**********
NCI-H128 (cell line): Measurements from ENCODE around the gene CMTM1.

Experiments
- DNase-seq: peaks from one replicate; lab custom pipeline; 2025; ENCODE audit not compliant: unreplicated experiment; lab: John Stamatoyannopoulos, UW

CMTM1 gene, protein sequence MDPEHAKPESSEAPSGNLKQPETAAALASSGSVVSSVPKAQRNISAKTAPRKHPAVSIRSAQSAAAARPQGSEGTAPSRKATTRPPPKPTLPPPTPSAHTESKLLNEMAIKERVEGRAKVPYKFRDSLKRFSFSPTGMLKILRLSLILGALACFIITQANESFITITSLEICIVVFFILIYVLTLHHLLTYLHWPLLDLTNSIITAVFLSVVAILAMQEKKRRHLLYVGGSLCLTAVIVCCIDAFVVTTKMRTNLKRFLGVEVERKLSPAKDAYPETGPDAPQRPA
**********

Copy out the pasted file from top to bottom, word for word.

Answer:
NCI-H128 (cell line): Measurements from ENCODE around the gene CMTM1.

Experiments
- DNase-seq: peaks from one replicate; lab custom pipeline; 2025; ENCODE audit not compliant: unreplicated experiment; lab: John Stamatoyannopoulos, UW

CMTM1 gene, protein sequence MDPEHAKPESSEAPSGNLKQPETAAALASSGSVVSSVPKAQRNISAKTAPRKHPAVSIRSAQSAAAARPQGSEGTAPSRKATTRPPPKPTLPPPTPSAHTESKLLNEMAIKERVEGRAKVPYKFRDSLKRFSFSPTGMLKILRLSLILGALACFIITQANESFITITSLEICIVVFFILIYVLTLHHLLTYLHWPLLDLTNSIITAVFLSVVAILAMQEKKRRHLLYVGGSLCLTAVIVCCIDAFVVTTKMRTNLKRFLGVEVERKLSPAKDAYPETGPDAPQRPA